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Unread postAuthor: Solar » Sun Jun 22, 2008 1:32 am

The book called Basic Electricity.
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Unread postAuthor: Copperboy » Sun Jun 22, 2008 2:12 am

Whenever I find something unfamiliar, I look it up here:

http://www.howstuffworks.com/

Start of by understanding some simple components, and make sure you know a little about induction, resistance, etc.
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Unread postAuthor: TwitchTheAussie » Sun Jun 22, 2008 2:14 am

Make a camera taser. Simplistic and cheap. The go on to a capacitor bank.
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Unread postAuthor: microman171 » Sun Jun 22, 2008 3:01 am

http://www.makershed.com/ProductDetails.asp?ProductCode=MKSL1 Probably the coolest electronics kit I have ssen for beginners!

This is what I used to learn http://www.dse.co.nz/cgi-bin/dse.storefront/485e060501dbaa1c273fc0a87f3b0628/Product/View/K2605

I havent ought a kit for I dont know how long now! I think I started messing around with electronics since I was around 2 - 3 years old (I would open up toys and see what was inside them) Then it progressed from there. These days I am planning to be and electrical engineer and am mainly designing projects for the PIC 16F628A (Did I mention I was 14?)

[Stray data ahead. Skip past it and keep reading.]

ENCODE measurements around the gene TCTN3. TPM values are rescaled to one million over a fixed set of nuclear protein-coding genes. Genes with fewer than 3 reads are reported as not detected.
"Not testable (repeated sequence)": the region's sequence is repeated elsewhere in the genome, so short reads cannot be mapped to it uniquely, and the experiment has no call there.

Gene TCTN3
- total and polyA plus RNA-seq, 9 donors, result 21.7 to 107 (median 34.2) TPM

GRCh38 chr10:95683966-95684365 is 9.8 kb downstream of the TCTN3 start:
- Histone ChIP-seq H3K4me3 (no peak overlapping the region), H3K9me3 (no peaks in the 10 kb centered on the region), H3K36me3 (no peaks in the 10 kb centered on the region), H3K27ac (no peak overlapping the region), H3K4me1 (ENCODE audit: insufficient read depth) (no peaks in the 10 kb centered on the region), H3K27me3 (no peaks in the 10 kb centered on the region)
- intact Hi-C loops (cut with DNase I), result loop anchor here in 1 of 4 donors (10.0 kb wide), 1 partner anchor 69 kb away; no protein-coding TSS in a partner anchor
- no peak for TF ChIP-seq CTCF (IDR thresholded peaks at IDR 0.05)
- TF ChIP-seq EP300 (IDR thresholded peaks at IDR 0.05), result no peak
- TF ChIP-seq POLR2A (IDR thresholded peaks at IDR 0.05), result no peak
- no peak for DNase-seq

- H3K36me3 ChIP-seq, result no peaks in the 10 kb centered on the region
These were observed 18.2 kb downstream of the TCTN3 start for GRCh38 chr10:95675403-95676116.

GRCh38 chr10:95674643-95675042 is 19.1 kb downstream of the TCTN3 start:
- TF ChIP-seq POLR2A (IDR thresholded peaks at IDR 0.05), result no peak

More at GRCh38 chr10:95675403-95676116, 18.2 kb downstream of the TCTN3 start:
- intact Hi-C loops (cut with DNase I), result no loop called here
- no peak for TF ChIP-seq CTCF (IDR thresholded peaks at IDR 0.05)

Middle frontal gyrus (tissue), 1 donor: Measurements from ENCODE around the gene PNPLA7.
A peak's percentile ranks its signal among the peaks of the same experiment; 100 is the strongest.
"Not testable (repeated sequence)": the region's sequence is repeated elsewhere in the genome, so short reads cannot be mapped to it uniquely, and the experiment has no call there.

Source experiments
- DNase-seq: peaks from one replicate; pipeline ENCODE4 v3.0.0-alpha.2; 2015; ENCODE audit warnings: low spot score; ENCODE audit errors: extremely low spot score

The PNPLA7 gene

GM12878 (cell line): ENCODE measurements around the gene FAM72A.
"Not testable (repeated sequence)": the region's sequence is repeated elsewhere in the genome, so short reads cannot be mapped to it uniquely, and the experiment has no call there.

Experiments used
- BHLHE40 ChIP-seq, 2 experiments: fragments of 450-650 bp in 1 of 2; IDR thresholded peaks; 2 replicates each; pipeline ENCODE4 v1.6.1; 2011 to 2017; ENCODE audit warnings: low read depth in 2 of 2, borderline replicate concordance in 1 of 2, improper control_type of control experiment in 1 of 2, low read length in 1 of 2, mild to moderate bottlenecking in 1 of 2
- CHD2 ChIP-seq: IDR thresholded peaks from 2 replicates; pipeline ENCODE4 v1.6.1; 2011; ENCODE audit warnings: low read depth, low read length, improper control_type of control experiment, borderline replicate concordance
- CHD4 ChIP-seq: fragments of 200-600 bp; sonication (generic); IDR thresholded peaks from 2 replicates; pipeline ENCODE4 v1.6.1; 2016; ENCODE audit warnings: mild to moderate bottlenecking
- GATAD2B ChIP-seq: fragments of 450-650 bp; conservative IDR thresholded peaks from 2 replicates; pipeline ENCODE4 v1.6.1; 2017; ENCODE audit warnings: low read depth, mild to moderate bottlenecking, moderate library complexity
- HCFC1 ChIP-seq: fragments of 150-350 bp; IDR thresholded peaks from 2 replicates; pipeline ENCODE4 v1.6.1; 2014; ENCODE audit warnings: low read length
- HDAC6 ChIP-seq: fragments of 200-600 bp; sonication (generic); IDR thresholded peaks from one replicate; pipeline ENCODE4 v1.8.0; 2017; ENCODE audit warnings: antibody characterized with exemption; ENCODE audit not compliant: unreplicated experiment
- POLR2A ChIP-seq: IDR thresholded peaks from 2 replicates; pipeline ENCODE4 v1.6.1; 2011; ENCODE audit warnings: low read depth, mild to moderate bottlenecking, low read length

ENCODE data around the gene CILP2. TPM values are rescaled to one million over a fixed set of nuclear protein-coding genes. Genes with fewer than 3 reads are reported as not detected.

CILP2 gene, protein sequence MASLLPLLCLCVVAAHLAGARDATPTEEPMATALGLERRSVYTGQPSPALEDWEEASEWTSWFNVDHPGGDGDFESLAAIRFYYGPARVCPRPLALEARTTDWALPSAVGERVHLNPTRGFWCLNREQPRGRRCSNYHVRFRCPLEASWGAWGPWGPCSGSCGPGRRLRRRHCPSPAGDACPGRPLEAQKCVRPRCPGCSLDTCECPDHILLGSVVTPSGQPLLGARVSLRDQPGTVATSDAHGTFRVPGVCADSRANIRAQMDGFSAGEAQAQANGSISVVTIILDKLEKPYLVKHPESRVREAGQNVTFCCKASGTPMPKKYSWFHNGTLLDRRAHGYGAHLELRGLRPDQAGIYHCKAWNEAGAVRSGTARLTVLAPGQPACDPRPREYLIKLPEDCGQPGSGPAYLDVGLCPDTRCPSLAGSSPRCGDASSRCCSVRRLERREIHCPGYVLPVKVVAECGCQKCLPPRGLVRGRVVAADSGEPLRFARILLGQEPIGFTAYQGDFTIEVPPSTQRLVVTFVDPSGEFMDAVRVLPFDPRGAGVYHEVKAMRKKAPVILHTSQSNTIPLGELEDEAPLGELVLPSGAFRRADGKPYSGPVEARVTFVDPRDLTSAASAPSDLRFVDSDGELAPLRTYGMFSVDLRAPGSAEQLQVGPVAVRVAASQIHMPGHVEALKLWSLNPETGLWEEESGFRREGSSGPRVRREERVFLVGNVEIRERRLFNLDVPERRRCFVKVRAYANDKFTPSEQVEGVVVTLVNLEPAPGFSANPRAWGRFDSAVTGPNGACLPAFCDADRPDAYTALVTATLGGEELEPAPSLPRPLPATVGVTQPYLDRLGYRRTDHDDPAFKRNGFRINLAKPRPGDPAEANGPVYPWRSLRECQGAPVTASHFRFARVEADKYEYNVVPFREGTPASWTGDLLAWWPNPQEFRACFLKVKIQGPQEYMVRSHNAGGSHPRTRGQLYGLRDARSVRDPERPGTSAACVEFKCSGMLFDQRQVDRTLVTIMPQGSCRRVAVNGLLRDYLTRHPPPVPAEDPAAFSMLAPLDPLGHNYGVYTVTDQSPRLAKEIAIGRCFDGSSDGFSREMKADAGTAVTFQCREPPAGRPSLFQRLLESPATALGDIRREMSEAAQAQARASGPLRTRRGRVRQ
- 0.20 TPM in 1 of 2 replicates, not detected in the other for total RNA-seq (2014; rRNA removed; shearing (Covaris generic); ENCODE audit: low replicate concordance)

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Unread postAuthor: jimmy101 » Sun Jun 22, 2008 3:57 pm

Many years ago I started with a RadioShack experimenters kit. IMO these were the greatest toys ever invented. These kits, like the "300-in-1" set, had a bunch of resistors, capacitors, relays, transistors etc all mounted on a board. Connections were made with pieces of wire forced into springs for each component. Easy to wire up a circuit then rip it back apart to try something else. It came with a nice book of circuits starting with "make a light bulb light up" all the way up to AM transmitters and receivers. I still have a 300-in-1 set and still use it on occasion, it is a very convenient way to quickly test circuit ideas without having to rummage through boxes of parts to find a 4.7K resistor and 0.033 MFD capacitor and a ...

Here is the only one I found on the RadioShack site;
http://www.radioshack.com/product/index ... age=search
This particular one is for sensor projects which is pretty interesting.

Heck, get you parents to pay for. It is well worth it as an educational investment.

You might be able to find an old RadioShack 200-in-1 or 300-in-1 set on Ebay.
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Unread postAuthor: MaxuS the 2nd » Sun Jun 22, 2008 5:38 pm

daxspudder wrote:I took apart toys, and learned simple audio/lighting/motor circuits


This is the best way in my eyes.
Take apsrt things you've always wondered how they work. Look at the actions and figure out the functions of each individual piece of the puzzle.
Just make sure you have good practice putting them back together again!
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Unread postAuthor: TurboSuper » Sun Jun 22, 2008 7:59 pm

Yeah, unfortunately that method doesn't work as well on the more complicated stuff.

But I still say that you should absolutely learn the fundamentals of electronics before going off taking stuff apart. Get to know what resistors, capacitors, and inductors do, and how they respond in a DC/AC environment. Things make more sense that way.
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Unread postAuthor: TwitchTheAussie » Sun Jun 22, 2008 9:37 pm

Just find an online mentor. Any of these guys here would gladly help you if you have any problems. Also taking things apart is the best way to start in my opinion. You hit a snag and you ask us simple :P